On April 22nd, as Hillary Clinton's win was declared in Pennsylvania, an L.A. Times blog reported on a statement by Harold Ford Jr. to MSNBC:
Harold Ford Jr. -- not so long ago the rising black politician within Democratic ranks -- now heads an arm of the party that seeks to keep its focus on "middle" America and crafting centrist messages: the Democratic Leadership Council. Often vilified by liberal activists, the DLC sees itself as quintessentially practical.
From that perspective, and in the wake of Hillary Clinton's win in the Pennsylvania primary, Ford just set a political bar for the black politician that surpassed him in prominence.
"You have to win Indiana," Ford told Barack Obama (via an interview on MSNBC). And, Ford added, Obama has to "steamroll" Clinton in the other state with a primary two Tuesdays from now, North Carolina.
The Obama camp will not publicly embrace that equation. But for him to truly regain the momentum he captured during his February surge, most party pros will see Ford's formulation as spot-on.
Interestingly, the Obama campaignreleased a spreadsheet back in February (mistakenly, they said) predicting results for all primaries and caucuses. Many Obama supporters on this and other blogs have since boasted about its accuracy.
Take a look at the spreadsheet...
Today the Clinton campaign sent out a memo to Interested Parties. It reads in part:
MEMO: Why Did the Obama Campaign Predict Victory in Indiana? Does That Prediction Still Stand?
Three months ago the Obama campaign produced a spreadsheet that, with one exception, has accurately predicted the winners in each of the upcoming primaries and caucuses.
Tellingly, that spreadsheet predicted an Obama victory in Indiana by 7 points, as well as an Obama victory in North Carolina.
Does the Obama campaign still stand by that prediction? If not, why not, and what has happened?
It is easy to see why the Obama campaign predicted victory in Indiana. Senator Obama has won each of the primaries in the states that border Illinois Iowa, Wisconsin, and Missouri, and 25% of Hoosiers get their television from Illinois stations a huge advantage for Senator Obama. Indiana s primary is open, and Senator Obama has tended to do better in those contests.
The Obama campaign has also dramatically outspent Senator Clinton in Indiana by more than $2.4 million -- $5.6m - $3.2m and has even gone up on broadcast television in the very expensive Chicago media market.
Despite Senator Obama's advantages and his prediction of victory, we have worked hard in Indiana to do as well as we can and anticipate a close finish.
In North Carolina, Tuesdays other contest, Senator Obama enjoyed a lead of over 20 points in public polls throughout this year and outspent us there on TV by $1.3m -- $4.9 - $3.5. Senator Clinton has been working hard to narrow that 20 point gap.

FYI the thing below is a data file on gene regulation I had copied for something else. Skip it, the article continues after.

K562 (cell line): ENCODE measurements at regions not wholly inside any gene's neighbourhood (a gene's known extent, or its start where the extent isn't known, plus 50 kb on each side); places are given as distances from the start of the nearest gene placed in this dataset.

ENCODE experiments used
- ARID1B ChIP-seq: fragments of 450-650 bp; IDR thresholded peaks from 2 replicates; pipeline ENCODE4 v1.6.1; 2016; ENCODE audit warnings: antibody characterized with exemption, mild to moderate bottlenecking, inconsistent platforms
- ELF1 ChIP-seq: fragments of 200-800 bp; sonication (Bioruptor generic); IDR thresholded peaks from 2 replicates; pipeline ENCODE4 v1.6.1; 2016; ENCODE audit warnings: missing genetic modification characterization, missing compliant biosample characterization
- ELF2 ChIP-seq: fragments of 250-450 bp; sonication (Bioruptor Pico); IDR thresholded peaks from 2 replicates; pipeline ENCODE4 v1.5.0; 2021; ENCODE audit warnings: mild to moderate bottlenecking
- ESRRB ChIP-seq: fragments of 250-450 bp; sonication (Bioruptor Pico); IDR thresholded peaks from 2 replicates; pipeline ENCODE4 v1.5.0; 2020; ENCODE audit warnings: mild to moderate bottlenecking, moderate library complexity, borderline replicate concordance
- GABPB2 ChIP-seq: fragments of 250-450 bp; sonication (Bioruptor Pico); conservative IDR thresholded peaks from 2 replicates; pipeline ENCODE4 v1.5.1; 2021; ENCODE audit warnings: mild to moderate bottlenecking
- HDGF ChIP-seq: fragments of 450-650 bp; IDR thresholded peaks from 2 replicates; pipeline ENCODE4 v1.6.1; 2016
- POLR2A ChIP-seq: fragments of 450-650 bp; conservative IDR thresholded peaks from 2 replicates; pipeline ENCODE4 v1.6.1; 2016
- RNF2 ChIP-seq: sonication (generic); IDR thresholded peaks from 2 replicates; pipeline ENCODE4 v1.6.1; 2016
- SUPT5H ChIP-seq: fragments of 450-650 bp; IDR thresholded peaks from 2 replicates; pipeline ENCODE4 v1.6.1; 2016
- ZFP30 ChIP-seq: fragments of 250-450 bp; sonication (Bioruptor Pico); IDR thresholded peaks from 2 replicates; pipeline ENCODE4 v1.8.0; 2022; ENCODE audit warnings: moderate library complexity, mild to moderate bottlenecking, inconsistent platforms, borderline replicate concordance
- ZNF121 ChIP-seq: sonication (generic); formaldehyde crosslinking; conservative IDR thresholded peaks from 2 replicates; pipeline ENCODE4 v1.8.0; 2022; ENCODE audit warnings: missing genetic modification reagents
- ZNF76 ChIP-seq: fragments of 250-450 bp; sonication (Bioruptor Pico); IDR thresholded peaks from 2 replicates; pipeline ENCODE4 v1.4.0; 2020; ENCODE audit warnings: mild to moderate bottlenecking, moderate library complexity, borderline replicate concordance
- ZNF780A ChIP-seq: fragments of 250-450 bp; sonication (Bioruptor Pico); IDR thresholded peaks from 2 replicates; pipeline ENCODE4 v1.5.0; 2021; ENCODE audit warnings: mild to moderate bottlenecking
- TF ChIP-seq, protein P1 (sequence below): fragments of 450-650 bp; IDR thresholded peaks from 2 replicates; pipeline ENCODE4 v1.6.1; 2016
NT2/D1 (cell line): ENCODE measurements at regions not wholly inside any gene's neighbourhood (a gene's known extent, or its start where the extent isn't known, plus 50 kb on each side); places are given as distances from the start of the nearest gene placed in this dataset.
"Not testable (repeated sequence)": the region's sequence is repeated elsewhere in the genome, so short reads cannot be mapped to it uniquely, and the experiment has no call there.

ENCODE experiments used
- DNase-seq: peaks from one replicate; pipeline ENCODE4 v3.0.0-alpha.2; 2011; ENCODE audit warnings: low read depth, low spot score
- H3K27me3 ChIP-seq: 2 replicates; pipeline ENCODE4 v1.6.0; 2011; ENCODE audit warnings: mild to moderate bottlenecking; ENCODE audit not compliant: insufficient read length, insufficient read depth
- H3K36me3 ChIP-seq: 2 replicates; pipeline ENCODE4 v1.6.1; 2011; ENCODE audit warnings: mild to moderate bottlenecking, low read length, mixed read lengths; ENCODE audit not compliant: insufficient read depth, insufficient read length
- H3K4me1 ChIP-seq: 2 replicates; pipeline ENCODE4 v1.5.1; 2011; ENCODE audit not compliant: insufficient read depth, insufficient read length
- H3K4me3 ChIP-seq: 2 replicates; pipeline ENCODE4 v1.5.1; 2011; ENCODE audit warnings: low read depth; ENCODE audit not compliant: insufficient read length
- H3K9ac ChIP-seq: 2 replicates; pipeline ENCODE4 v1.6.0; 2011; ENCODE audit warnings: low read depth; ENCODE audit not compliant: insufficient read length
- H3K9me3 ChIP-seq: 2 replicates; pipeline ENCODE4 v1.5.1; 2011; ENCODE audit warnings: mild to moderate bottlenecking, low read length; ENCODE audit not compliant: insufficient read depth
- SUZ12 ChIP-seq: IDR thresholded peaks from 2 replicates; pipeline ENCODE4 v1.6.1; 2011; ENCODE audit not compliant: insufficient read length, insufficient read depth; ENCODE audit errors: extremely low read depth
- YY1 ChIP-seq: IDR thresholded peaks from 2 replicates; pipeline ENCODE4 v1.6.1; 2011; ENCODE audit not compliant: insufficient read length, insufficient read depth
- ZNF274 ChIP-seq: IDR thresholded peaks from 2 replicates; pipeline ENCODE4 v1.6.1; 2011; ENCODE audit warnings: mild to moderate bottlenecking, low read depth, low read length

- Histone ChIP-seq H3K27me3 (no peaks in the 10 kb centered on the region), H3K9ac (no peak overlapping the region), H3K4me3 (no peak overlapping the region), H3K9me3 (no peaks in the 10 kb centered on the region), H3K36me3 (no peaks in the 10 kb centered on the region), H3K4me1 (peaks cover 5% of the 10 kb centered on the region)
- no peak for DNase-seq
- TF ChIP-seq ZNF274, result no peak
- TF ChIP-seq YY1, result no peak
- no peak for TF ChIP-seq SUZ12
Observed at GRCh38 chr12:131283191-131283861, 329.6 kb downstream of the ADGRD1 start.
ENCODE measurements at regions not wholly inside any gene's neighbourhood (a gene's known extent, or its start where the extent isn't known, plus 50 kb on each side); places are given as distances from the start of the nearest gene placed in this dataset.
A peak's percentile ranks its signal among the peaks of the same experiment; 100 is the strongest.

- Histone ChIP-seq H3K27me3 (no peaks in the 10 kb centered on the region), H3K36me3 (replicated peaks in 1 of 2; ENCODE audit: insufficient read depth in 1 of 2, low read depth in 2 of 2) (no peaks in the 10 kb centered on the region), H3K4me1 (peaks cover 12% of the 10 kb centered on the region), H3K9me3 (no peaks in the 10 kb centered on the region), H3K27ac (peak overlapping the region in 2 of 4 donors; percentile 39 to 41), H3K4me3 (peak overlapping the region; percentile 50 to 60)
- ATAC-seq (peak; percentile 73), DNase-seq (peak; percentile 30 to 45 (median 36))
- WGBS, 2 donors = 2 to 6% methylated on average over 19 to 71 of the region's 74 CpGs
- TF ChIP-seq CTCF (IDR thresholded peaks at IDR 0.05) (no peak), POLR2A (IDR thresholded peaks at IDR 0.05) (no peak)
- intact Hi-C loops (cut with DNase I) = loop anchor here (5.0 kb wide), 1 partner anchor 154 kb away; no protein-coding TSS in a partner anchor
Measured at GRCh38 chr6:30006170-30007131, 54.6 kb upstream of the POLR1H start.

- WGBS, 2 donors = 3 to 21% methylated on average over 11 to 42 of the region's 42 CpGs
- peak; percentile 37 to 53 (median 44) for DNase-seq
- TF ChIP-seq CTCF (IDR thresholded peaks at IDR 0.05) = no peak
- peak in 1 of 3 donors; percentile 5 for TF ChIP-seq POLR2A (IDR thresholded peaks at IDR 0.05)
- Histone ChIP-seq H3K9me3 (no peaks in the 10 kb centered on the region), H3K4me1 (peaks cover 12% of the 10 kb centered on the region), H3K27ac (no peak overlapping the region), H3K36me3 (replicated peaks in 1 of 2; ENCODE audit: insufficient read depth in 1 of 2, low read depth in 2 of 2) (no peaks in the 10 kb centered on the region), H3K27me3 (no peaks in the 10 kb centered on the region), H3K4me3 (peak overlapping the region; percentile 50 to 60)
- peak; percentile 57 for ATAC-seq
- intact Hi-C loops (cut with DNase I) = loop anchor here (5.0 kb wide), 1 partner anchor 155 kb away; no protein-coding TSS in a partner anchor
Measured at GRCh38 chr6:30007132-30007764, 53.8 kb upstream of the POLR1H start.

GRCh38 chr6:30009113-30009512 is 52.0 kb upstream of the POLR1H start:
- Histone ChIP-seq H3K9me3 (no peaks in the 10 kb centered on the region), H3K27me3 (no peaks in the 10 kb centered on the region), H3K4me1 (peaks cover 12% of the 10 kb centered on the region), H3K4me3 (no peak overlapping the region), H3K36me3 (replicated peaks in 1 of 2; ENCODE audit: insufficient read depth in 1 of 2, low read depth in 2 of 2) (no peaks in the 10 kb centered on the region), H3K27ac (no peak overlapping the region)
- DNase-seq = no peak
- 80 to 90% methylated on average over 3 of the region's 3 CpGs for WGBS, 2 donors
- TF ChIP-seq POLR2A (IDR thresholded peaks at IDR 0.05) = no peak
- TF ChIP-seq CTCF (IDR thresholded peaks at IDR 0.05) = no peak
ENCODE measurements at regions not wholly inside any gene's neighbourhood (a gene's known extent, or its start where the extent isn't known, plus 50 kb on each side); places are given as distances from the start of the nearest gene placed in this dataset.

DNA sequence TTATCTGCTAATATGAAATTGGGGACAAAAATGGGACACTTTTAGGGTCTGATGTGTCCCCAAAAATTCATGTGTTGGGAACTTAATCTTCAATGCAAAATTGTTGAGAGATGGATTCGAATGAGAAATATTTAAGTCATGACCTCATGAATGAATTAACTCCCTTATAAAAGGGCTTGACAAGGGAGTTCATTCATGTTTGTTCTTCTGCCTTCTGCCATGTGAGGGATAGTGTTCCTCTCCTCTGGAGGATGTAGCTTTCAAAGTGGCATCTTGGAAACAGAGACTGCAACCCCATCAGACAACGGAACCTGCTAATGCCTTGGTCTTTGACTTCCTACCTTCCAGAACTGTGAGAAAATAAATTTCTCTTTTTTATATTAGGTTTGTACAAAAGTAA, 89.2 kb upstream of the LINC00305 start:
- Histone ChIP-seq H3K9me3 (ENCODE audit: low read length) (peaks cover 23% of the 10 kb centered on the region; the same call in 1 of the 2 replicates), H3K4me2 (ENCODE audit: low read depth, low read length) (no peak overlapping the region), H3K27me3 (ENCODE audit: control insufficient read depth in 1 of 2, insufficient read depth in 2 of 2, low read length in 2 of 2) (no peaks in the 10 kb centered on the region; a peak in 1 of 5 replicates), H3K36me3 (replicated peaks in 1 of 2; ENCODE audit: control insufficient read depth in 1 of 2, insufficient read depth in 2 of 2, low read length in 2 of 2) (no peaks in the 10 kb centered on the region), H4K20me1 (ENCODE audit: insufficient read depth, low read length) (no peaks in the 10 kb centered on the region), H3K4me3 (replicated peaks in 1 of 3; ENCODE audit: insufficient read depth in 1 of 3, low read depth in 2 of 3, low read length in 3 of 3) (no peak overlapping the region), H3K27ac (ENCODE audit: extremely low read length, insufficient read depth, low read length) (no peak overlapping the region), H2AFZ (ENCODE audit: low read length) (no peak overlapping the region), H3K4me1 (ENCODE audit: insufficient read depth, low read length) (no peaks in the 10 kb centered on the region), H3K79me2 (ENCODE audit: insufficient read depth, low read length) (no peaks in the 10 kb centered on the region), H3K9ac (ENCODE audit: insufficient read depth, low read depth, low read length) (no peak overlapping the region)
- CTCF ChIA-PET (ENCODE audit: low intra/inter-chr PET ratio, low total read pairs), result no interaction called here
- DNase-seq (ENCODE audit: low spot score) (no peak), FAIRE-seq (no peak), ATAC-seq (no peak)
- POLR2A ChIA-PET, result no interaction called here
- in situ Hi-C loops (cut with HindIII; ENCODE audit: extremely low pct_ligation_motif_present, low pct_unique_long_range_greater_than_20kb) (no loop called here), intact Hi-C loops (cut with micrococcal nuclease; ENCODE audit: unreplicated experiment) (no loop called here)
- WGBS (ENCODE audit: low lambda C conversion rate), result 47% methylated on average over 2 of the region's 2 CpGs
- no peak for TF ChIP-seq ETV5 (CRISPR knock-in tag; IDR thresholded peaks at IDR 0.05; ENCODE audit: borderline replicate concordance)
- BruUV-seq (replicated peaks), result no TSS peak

The Clinton campaign certainly raises some fair questions, especially in light of Obama's shrinking support among the working class, as reported today by the A.P.:
Barack Obama's problem winning votes from working-class whites is showing no sign of going away, and their impression of him is getting worse.
The April poll -- conducted before the Pennsylvania contest -- also showed an overwhelming preference for Clinton over Obama among working-class whites. They favored her over him by 39 percentage points, compared to a 10-point Obama lead among white college graduates. Obama also did worse than Clinton among those less-educated voters when matched up against Republican candidate John McCain.
"It's the stuff about his preacher ... and the thing he said about Pennsylvania towns, how they turn to religion," Keith Wolfe, 41, a supermarket food stocker from Parkville, Md., said..."I don't think he'd be a really good leader."
Meanwhile, Hillary Clinton has consolidated her coalition of women, labor households, seniors, Catholics, Jews, blue collar voters, Hispanics, and others -- a winning coalition which has continued to grow stronger since February. In terms of momentum, Hillary is looking like a champion.
Obama's momentum has been fading since February, and he's been falling short of his own expectations. Obama's spreadsheet predicted a 5-point loss in Pennsylvania (Clinton won by nearly 10 points) and an 11-point win in Guam (currently he's winning by 6 points.)
Does Obama have revised projections for Indiana and North Carolina?
UPDATED: Obama won Guam by 7 VOTES, a statistical tie, and a re-count has been announced.Cross posted at texasdarlin.wordpress.com
The author is unaffiliated with the Hillary Clinton campaign.